Brexit and CE marking

New UKCA mark introduced.

Brexit and CE marking

After intense negotiations and a transition period of almost a year, the final chapter of the Brexit Crisis was finally able to be opened at the end of 2020: The UK and the EU reached an agreement on a new partnership treaty.
For this agreement, the terms of the long-term economic relationship between the United Kingdom and the European Union were renegotiated.

The United Kingdom (i.e. the UK with the exception of Northern Ireland) is no longer part of the EU Single Market and Customs Union, as of January 1st 2021.
What does this mean (in concrete terms) for the movement of goods and the conformity of products imported into the UK?



The new UKCA mark – the UK version of the CE mark

As of January 1st 2021, the UKCA mark (UK Conformity Assessed) is the new product marking for the UK market. It will thus replace the European CE marking in the UK. In other words, manufacturers will have to affix the UKCA mark to their products before they enter the market, in order to confirm that the safety, environmental and health protection requirements (applicable to their products) are met.


What will actually change for manufacturers?

First of all, the UK is transposing existing EU legislation into national law (i.e. specific to each country). Against this backdrop, the norms and standards harmonised by the EU will be converted into so-called UK-designated standards. The technical requirements and the Conformity Assessment procedures for a product will therefore remain unchanged for the time being.


When must the UKCA mark be used?

UKCA_Selling Products in the UK _ENG_neu_klein

In order to provide manufacturers with a little more time, products with the CE mark may still be introduced into the UK market until December 31st 2024 as part of a transitional period.

+++ Update: This deadline is an update from 14.11.2022. This gives companies two more years to use the CE marking in the UK. +++


But please take note: In the following scenario, the UKCA mark would need to be used immediately, beginning on January 1st 2021:

  • A Conformity Assessment by a so-called Notified Body is mandatory for the product.
    The Notified Body is a Conformity Assessment Body, established and recognised in the UK (UKMCAB = UK Market Conformity Assessment Bodies).


  • The Conformity Assessment documentation was not forwarded by the UK Body to an EU-recognised Body before January 1st 2021.

Again, the previous (i.e. existing) procedures remain valid: Where a third-party Conformity Assessment was mandatory for CE marked products, it is also required for UKCA-marked products.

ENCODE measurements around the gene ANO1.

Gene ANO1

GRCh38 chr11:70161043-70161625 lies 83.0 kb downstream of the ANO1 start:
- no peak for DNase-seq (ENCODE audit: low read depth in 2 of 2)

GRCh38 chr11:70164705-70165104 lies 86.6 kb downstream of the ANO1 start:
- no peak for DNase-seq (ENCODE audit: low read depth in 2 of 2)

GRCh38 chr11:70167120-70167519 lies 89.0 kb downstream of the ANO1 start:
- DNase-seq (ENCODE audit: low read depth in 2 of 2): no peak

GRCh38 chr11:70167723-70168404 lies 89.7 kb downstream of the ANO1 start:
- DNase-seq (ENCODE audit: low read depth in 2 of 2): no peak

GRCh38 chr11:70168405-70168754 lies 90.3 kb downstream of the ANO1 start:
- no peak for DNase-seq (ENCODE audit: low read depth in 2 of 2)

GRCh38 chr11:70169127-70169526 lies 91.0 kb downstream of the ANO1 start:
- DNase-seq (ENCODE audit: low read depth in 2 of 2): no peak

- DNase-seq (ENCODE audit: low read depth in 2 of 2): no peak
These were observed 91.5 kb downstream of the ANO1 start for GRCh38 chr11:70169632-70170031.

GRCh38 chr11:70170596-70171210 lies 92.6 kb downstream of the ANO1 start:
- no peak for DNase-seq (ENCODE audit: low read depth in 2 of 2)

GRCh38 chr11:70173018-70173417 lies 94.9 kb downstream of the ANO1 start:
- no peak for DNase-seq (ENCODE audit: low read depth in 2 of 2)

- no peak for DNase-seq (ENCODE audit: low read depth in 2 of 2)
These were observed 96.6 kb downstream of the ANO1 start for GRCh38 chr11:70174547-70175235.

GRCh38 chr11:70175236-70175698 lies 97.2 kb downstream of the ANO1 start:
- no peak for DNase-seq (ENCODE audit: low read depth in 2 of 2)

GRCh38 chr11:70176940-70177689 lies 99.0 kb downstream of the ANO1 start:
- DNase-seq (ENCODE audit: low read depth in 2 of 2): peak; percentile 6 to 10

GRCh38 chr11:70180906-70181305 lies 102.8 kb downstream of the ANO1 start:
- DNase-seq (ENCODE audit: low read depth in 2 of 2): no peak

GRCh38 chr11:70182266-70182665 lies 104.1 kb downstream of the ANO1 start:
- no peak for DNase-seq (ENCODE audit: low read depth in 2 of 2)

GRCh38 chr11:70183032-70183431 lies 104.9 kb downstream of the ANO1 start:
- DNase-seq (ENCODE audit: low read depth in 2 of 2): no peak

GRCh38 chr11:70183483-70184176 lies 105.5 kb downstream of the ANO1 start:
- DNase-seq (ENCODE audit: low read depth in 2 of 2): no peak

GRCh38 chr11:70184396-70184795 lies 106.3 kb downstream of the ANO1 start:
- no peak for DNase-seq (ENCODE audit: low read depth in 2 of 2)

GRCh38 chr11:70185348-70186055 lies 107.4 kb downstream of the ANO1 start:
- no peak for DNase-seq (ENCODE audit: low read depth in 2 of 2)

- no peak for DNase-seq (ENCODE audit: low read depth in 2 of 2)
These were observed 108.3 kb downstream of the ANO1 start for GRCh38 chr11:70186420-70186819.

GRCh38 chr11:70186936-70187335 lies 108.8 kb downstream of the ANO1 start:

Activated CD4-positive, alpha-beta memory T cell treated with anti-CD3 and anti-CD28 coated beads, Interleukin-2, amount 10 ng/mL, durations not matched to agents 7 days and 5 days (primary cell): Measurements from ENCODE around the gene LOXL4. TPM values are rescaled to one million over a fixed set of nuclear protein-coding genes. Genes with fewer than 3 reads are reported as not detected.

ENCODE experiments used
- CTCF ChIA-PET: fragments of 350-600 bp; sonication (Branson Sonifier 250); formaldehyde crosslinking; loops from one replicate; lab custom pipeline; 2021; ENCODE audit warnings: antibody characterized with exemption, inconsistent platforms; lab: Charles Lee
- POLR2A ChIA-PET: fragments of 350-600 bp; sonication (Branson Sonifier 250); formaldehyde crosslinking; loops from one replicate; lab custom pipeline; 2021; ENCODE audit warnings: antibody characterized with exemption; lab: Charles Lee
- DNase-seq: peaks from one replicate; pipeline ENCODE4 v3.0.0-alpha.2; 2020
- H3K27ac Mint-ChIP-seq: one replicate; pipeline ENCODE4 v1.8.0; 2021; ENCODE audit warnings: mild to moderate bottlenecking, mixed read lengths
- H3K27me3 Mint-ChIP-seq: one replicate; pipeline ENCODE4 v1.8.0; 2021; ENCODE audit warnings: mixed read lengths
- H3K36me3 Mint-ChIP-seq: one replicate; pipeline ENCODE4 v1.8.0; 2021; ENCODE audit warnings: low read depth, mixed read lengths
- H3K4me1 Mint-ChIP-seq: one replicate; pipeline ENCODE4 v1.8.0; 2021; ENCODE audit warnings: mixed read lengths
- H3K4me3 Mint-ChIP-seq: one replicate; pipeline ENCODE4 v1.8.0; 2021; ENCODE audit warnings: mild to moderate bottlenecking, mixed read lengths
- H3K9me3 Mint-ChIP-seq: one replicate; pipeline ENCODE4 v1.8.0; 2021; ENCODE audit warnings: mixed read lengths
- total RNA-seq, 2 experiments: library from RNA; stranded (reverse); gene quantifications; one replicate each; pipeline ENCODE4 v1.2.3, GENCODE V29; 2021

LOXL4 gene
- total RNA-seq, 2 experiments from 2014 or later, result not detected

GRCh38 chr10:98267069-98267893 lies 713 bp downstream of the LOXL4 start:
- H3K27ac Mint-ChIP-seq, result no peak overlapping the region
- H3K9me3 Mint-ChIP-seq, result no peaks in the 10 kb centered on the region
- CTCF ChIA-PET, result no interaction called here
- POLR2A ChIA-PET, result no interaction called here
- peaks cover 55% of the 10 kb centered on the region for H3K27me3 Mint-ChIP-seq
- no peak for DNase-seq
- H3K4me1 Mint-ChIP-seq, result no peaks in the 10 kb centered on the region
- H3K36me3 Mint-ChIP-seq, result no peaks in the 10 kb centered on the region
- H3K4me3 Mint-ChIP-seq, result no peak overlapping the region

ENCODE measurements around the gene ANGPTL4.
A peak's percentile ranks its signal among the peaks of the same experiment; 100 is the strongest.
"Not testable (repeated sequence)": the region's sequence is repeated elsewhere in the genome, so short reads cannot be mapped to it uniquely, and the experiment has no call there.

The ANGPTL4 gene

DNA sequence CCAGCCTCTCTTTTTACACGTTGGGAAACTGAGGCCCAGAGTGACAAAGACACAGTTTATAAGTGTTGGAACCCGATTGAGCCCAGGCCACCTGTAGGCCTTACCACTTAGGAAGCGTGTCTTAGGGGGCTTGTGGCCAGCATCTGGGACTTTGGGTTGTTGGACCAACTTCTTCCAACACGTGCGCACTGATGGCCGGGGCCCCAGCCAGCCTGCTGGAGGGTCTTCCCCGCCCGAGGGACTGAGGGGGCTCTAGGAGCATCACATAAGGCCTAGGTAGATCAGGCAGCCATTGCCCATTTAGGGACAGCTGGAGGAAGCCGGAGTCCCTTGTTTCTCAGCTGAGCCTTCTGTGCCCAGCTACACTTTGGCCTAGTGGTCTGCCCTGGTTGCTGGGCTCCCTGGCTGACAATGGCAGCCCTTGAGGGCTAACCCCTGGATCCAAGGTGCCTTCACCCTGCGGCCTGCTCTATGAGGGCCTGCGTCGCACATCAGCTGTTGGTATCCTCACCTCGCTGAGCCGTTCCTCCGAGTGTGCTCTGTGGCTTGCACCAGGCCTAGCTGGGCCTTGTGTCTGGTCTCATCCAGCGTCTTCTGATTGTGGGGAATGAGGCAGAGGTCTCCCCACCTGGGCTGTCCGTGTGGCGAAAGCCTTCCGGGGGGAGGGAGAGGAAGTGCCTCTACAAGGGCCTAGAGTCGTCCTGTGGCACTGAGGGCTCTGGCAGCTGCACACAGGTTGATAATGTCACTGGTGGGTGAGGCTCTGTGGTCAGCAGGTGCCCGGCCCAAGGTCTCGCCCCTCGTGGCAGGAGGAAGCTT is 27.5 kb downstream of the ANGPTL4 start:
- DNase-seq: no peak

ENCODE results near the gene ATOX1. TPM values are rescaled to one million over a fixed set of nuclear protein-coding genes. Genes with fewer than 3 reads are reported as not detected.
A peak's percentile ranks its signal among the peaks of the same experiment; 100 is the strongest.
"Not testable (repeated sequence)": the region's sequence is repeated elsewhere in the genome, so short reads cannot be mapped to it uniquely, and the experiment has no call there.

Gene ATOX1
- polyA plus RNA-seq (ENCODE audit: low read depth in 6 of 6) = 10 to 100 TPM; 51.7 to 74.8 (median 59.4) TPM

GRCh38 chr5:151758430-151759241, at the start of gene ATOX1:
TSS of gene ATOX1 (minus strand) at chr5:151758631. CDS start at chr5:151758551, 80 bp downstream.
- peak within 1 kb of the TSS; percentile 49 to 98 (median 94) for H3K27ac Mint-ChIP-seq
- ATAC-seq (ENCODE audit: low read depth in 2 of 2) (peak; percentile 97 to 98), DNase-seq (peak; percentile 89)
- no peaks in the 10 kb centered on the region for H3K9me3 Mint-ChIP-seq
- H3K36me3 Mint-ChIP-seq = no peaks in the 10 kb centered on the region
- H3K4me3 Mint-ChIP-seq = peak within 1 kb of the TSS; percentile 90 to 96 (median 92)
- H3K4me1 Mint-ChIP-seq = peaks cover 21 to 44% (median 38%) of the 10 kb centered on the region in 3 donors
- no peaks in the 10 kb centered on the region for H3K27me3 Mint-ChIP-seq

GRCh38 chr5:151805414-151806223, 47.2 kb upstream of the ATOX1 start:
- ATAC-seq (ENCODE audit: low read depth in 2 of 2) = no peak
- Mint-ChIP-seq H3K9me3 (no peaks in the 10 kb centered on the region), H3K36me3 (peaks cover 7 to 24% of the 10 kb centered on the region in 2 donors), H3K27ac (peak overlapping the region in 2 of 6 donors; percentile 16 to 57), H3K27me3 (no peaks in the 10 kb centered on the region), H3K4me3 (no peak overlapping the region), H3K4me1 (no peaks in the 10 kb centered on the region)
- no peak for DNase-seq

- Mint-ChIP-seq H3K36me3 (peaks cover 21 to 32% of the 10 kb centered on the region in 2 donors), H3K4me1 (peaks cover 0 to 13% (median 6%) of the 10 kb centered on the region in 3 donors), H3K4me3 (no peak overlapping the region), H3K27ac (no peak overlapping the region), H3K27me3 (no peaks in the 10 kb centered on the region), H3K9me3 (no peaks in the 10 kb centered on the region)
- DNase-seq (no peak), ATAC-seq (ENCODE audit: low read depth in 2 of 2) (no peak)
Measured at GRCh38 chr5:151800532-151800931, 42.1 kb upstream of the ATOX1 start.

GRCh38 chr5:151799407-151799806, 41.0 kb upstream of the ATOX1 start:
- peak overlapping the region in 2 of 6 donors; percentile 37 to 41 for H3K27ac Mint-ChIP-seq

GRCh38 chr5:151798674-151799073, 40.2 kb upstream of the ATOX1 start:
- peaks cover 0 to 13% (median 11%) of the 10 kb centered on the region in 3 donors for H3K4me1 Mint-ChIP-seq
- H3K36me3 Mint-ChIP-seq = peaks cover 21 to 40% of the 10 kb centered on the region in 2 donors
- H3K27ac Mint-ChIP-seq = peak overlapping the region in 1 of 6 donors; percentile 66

What are the rules for affixing the UKCA mark?

Until December 31st 2022, manufacturers are permitted to place the UKCA mark on the product itself, or on an additional label or accompanying documents.
From January 1st 2023, the UKCA mark may only be placed on the product itself. As things stand, it's permissible for the CE mark to be used, in addition to the UKCA mark.


Special status for the Northern Ireland UKNI markUKNI-Zeichen

The Northern Ireland Protocol to the Withdrawal Agreement between the UK and the EU provides that Northern Ireland will remain part of the EU single market for goods. As such, the CE mark will continue to be valid.
For those specific products for which testing by a UK Conformity Assessment Body is mandatory, a separate UKNI (United Kingdom Northern Ireland) mark has been created.

The UKNI mark must always be affixed, in addition to the CE mark, if a Notified Body based in the United Kingdom is used in the Conformity Assessment procedure.
The UKCA mark is generally not permitted for the placement of products on the market in Northern Ireland.


What will happen to the economic relationship between the two partners?

The transitional arrangement for affixing the UKCA mark will at least provide manufacturers some breathing space at the beginning of the post-Brexit phase.

Nevertheless, it's important that companies keep an eye on the transitional period and they're aware of the requirements for affixing the UKCA mark to their products at the time of market entry.
One question in particular will be important for the future development of trade relations: Will UK and EU product regulations continue to coincide or will they gradually drift apart? In the latter scenario, it will no longer be sufficient for manufacturers to simply adapt product labelling for the UK market. What this will mean exactly for the sale of products within the UK cannot, of course, be said with certainty at this point.

The good news for you is that with kothes UK Ltd. , you have a competent local partner who keeps a close eye on product conformity for the UK market. If you would like to benefit from our always current market knowledge and need support in entering specific target markets, please feel free to contact us!

Sascha Krott
Blog post Sascha Krott
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